State’s energy strategy is a useful road map but requires accountability
There must be quantitative means to measure success toward its vision
Raise your hand if you knew that New Hampshire has a ten-year state energy strategy…
If your hand is still on your lap, you are not alone. In 2013, a bipartisan bill (SB 191) passed the Legislature to create a state energy strategy. The bill set up an advisory council, which oversaw the creation of the strategy and approved the final version, produced by the Office of Energy and Planning with additional support from consultants and public input. This was a big effort, though it is always difficult to reach everyone using scant public resources.
So what IS our state’s energy strategy?
In short, our state’s energy strategy is a collection of recommendations, which, if implemented, will yield a future (2025) that offers consumers more energy choices at affordable prices, greater amounts of clean energy powering our homes and businesses, greater private investment leveraged toward energy infrastructure, and more retained dollars in our state’s economy as a percentage of spending.
Here is a brief refresher of four broad categories prioritized to achieve this outcome, each of which include many recommendations:
1. The electric grid of the future. In order to keep our grid reliable, affordable and able to accommodate the increasing trend toward de-centralizing our power system, New Hampshire must modernize both our grid and the utilities that own and operate that grid.
2. Increased investments in cost-effective energy efficiency. In our regional energy system, New Hampshire is losing ground to its neighbors on reducing our energy use and thereby reducing our share of costs. New Hampshire can saved hundreds of millions of dollars by investing in the cheapest form of energy: efficiency, conservation and demand reduction.
3. Fuel diversity and choice. The Granite State contains no indigenous fossil fuels, and is therefore subject to outside market forces for these fuels. Also, in a time of growing reliance on natural gas to generate electricity, New Hampshire can better invest in state-based renewable fuels to hedge against supply disruptions, volatility, constraints and other issues that arise from such dependencies and imbalances.
4. Increased transportation options. The state’s transportation sector accounts for 35 percent of our energy use and 46 percent of our energy expenditures, so reducing these figures through expanded options like mass transit, electric vehicles and infrastructure is critical to our economy and to the well-being of our citizens.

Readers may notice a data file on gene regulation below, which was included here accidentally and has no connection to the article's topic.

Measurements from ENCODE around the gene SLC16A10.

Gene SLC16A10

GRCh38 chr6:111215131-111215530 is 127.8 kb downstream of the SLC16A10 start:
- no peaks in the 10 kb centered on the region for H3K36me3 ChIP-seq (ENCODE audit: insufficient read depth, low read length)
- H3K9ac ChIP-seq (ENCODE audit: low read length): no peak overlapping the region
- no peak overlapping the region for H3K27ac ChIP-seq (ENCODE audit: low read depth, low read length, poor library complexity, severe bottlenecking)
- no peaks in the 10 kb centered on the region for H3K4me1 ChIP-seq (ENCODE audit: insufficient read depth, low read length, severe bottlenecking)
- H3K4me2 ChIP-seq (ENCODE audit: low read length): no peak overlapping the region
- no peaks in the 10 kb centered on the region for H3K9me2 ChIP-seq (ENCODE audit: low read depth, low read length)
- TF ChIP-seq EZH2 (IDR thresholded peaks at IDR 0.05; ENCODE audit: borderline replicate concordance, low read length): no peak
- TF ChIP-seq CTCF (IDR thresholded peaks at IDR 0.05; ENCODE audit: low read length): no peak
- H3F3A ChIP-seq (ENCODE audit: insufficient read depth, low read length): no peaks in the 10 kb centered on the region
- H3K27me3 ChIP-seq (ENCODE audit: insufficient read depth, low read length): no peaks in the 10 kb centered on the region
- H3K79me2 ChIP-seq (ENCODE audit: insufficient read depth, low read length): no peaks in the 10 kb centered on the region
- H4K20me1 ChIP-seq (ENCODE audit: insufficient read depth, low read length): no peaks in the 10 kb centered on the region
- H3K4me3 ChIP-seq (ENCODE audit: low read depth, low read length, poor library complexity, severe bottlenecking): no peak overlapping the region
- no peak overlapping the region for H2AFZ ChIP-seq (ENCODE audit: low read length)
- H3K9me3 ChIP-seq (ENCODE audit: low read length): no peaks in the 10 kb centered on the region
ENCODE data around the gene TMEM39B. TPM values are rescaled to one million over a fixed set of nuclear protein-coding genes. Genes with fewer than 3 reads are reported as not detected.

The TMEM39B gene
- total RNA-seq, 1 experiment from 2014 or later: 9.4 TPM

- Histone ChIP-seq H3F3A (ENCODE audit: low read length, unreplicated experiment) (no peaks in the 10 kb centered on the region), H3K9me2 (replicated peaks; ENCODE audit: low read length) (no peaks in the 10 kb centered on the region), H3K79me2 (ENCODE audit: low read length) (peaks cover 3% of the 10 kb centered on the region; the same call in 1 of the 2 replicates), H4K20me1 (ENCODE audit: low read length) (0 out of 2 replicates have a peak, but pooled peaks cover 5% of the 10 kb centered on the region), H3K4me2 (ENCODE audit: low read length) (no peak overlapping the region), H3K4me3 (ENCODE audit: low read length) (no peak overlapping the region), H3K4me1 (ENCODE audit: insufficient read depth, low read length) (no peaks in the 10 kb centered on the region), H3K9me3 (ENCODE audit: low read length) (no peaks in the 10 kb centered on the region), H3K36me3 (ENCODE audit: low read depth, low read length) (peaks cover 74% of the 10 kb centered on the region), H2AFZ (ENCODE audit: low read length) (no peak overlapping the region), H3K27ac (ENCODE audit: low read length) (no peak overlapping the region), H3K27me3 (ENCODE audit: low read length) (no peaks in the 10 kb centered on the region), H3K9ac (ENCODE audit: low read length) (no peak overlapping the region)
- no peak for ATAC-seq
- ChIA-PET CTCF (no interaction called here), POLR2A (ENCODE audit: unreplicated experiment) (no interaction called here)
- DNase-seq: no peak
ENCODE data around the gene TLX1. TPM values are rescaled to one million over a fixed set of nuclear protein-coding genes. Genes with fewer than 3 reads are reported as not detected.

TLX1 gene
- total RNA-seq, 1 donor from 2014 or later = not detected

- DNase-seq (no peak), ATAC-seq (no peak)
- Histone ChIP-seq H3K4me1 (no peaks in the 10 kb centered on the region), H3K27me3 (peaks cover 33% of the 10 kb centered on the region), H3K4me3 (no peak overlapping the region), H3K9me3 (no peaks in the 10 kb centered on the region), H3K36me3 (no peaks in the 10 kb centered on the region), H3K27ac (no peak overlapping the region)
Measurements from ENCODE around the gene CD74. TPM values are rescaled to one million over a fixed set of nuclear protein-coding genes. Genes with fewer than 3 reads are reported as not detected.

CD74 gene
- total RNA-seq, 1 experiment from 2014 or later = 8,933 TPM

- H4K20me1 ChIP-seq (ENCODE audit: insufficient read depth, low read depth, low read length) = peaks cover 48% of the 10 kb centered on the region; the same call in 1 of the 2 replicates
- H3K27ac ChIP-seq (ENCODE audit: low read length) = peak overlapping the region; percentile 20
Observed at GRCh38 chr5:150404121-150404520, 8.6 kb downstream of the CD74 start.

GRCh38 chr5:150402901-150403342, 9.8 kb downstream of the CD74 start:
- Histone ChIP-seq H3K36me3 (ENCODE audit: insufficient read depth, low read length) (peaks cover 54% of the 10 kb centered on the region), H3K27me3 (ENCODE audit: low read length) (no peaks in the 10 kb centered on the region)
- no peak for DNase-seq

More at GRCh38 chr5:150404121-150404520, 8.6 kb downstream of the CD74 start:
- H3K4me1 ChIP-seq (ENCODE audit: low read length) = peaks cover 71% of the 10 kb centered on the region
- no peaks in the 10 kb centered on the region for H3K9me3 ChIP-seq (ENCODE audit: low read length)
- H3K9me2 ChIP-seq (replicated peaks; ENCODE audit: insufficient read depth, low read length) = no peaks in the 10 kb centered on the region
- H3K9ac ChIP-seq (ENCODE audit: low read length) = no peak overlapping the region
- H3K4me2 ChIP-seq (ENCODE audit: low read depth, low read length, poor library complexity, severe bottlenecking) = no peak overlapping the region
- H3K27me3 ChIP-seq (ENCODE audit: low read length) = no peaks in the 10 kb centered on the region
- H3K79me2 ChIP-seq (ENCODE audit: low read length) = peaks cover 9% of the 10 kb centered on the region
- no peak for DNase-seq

In addition to a very comprehensive suite of recommendations, the state energy strategy provides excellent baseline energy information and data for New Hampshire, as well as offering analyses on technical and economic potentials of what we can realistically achieve. Summarily, the report is a call to action:
“All of these recommendations will take effort and resources to implement. Some require state agency activity, some require legislation, others require private market activity, and many require a combination. The time for action is now. “
Where are we today?
In the two and a half years since completing the strategy, we did act, and we are making progress. The state created an Energy Efficiency Resource Standard, which will leverage public-private funding mechanisms to invest in saving greater amounts of energy and saving hundreds of millions of dollars for all New Hampshire consumers. The PUC also held an investigation into grid modernization. And this year, legislation was passed to improve our state’s Renewable Portfolio Standard to increase our use of in-state sources like biomass and solar energy (SB 129).
While it is a very useful road map, the energy strategy is far from perfect. For example, the overall strategy contains a qualitative vision for the end of the ten-year period, but lacks quantitative goals or metrics by means of measuring success toward this vision. Also, it does not comprehensively address a few critical and topical issues, the foundation upon which our state will make tough decisions. These issues include transmission and generation infrastructure opportunities and challenges, embodied lately in Northern Pass, natural gas pipelines and wind-siting controversies.
Looking to the future, our new governor may choose to update or even re-do our state’s energy strategy. While there is certainly room for improvement, there is much in the existing strategy that is worth preserving, and worth pursuing. Many of us are still learning about the strategy, implementing its good ideas, and working toward that 2025 vision. Let’s build on what we’ve learned, not start from scratch. Just as it was the case in 2014, the time for action is now.
Kate Epsen is director of the NH Clean Tech Council.